John Kerry responded thus …
The Republicans have tried to make a practice of attacking anybody who speaks out strongly by questioning their patriotism. I refuse to have my patriotism or right to speak out questioned. I fought for and earned the right to express my views in this country … If they want to pick a fight, they’ve picked a fight with the wrong guy … I watched what they did to Max Cleland last year. Shame on them for doing it then and shame on them for trying to do it now.
As it happens, I think Kerry’s original remarks are precisely on the mark. The 2004 election would always have been an important election. But the events of recent months have made it perhaps one of the most important elections in the last century. And the future of the country depends greatly on President Bush not being reelected.
But more on that point later.
For the purposes of our present discussion, the particulars of Kerry’s remark are almost beside the point. This is no better than cheap bullying practiced by the president’s hacks. And, in political life as in personal life, there is only one way to deal with bullies: you must fight back against them with at least the ferocity and intensity that they use against you. They understand nothing else and deserve nothing better. There’s no reasoning with them, no apologizing to them, no hashing out the particulars of remarks you’ve made.
Bullying, bluff and aggression have been the signature modus operandi of the president’s political operatives in domestic politics for the last two years. How many veterans will get their patriotism questioned by the president’s operatives and placemen before we see the mainline pundits say enough is enough? Recently, we’ve seen Tom Daschle, Dick Gephardt and now John Kerry get the treatment. The president’s operatives are using the presence of an American army in the field — Americans fighting and dying in Iraq– not only to land a few easy shots on the president’s opponents but to hit them so hard that they’re afraid to hit back. Don’t miss the point of this: it’s to scare anyone out of uttering any criticism. And it’s a cheap use of American blood.
It’s nice to see Kerry at least putting out word that he won’t stand for it. No one should.
I’ve gotten a lot of response to my article (“Practice to Deceive“) in the new issue of The Washington Monthly. But the most interesting response has been the lack of response or criticism from the main advocates of regime change in Iraq. I can’t say that I’ve received a lot of plaudits or thank yous. But it confirms a point I made on a radio show yesterday: there’s really no denying any of this because it’s really an open secret, if it’s even a secret at all. It’s been discussed and canvassed and argued over in The Weekly Standard, The National Review and various other publications.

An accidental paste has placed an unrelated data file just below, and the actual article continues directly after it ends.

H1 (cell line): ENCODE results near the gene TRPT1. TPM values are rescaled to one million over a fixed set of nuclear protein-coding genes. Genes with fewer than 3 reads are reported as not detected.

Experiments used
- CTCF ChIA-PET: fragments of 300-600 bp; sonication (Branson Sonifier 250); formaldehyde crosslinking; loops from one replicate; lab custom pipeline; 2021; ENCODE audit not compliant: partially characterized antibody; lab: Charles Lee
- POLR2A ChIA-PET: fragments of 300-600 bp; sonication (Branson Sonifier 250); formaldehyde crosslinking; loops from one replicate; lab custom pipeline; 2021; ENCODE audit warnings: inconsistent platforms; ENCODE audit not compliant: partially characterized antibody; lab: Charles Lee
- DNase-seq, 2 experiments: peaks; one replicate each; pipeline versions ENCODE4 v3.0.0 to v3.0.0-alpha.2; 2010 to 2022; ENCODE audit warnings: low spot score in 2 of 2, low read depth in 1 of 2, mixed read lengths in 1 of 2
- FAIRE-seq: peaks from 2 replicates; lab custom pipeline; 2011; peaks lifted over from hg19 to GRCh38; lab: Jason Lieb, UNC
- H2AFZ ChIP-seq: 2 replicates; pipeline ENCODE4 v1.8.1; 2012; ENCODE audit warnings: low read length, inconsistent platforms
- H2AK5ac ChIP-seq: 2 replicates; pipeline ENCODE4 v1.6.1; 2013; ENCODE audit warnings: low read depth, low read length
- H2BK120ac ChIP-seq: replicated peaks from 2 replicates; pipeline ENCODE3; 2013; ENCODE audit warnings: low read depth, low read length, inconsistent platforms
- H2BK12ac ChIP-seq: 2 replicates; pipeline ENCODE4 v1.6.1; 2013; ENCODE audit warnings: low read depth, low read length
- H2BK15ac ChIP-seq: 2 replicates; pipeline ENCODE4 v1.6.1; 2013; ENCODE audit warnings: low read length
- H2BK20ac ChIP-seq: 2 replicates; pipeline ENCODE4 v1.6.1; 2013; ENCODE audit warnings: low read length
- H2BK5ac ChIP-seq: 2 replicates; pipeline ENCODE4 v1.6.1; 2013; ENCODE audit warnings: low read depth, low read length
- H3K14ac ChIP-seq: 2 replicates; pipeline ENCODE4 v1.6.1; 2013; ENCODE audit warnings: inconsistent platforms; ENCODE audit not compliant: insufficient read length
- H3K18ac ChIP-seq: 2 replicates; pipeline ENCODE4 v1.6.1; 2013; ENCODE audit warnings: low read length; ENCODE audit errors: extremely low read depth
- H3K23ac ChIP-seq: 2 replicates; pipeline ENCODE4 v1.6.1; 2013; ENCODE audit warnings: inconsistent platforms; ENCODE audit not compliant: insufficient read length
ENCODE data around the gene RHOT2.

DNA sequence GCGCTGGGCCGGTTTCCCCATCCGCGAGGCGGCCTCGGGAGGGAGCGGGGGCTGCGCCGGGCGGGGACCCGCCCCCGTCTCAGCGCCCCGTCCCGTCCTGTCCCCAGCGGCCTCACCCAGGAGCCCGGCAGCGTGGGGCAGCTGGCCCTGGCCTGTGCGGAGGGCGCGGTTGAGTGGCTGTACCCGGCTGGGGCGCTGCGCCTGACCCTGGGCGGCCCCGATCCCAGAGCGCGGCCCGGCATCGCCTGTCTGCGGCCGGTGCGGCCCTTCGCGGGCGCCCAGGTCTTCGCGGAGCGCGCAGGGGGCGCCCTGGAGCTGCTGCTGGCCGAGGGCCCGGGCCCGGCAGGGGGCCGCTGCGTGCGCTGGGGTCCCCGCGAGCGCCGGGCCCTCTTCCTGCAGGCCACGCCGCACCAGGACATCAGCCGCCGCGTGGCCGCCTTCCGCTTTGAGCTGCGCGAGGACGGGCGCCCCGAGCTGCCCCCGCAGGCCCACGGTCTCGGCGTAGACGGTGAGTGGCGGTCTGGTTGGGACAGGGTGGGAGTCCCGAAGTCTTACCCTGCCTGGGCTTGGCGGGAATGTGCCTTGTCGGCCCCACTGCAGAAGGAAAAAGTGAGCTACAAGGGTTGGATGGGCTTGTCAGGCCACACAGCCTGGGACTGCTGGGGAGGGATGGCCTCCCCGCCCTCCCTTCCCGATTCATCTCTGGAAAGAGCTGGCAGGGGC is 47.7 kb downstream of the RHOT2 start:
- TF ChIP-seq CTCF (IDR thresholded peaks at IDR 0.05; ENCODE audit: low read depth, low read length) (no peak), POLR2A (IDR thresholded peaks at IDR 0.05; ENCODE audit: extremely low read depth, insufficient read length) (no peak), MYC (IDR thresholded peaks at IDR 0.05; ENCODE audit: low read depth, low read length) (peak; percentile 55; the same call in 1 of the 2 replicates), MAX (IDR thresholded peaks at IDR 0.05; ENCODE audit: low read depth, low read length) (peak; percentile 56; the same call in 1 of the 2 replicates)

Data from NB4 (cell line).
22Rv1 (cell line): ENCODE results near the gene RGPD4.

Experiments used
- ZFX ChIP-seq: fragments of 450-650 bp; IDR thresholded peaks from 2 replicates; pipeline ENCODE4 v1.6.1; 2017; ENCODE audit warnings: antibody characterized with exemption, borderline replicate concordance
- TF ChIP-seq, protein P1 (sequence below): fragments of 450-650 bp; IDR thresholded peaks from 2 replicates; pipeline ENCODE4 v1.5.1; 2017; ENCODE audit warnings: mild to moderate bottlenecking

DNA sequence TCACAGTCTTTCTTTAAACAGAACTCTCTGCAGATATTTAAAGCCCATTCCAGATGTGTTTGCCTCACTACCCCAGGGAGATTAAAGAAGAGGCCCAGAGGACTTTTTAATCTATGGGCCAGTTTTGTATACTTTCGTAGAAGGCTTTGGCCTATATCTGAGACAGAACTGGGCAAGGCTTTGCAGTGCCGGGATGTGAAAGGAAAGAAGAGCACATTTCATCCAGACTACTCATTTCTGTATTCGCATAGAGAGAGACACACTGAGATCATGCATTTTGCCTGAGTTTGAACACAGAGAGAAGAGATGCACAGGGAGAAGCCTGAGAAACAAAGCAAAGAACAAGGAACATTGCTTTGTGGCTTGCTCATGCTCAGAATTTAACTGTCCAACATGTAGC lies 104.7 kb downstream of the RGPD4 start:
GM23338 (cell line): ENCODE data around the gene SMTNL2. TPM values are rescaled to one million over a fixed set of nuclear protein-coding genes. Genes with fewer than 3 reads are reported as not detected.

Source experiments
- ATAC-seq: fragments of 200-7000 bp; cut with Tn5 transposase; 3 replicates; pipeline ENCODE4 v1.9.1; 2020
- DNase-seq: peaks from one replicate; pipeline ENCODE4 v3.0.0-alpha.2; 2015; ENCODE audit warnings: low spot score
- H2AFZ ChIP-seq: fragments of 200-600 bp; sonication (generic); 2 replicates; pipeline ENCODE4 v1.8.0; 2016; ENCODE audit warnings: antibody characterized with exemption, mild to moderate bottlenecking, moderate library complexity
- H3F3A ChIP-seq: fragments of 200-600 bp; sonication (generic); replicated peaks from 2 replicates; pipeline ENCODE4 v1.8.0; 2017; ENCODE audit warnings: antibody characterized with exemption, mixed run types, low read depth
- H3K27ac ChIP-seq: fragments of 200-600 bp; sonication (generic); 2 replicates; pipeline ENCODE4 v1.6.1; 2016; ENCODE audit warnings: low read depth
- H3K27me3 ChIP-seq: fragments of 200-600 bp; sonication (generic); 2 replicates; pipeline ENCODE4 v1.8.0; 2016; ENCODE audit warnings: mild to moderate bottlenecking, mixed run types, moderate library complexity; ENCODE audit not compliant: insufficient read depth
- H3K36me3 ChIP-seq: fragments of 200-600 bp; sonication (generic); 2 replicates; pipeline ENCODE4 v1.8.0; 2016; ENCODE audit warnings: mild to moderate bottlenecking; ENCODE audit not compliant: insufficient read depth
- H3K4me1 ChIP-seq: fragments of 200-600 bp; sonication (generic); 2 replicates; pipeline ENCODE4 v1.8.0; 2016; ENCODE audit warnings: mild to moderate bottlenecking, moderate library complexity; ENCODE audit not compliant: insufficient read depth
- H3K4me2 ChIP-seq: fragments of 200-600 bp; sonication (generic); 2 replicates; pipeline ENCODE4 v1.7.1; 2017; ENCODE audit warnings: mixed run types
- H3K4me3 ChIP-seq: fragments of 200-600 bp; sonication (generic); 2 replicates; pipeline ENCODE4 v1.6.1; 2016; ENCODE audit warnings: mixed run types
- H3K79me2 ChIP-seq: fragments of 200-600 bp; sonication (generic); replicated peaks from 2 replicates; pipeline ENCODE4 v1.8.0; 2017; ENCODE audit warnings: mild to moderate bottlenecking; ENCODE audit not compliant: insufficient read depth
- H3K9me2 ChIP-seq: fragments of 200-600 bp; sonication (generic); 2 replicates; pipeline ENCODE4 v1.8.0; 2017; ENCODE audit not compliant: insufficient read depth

In Los Angeles on Wednesday Jim Woolsey, one of the top regime change advocates, called this effort “this fourth world war [which], I think, will last considerably longer than either World Wars I or II did for us. Hopefully not the full four-plus decades of the Cold War.” It’s a war, he said, against the mullahs of Iran, the “fascists” in Iraq and Syria and al Qaida. Addressing the Saudis and Hosni Mubarak, he said “We want you nervous. We want you to realize now, for the fourth time in a hundred years, this country and its allies are on the march and that we are on the side of those whom you — the Mubaraks, the Saudi Royal family — most fear: We’re on the side of your own people.”
Jim Woolsey is currently in line for a top post in the American occupation government.
This afternoon I’m reading Stanley Kurtz’s “Democratic Imperialism: A Blueprint” in the new issue of Policy Review. As I noted in the article, there are a number of different flavors of our would-be imperial project in the Arab world. And Kurtz’s isn’t exactly the same as the one I outlined in the Monthly. But it’s part of the same conversation.
I first got a sense of this larger program when I wrote my first article on the Iraq issue (“Bomb Saddam?“) but I got the idea to write the new article when I was at a panel discussion a couple months ago and one of the presenters used the phrase “Middle East reform.” The phrase rolled off his lips as though it required little explanation. And what he meant was pretty much what the phrase sounded like: the process of reforming the Middle East much as one might reform welfare or some institution that had fallen on hard times. He didn’t underestimate the difficulty of doing so, but was convinced that America’s security depended on it.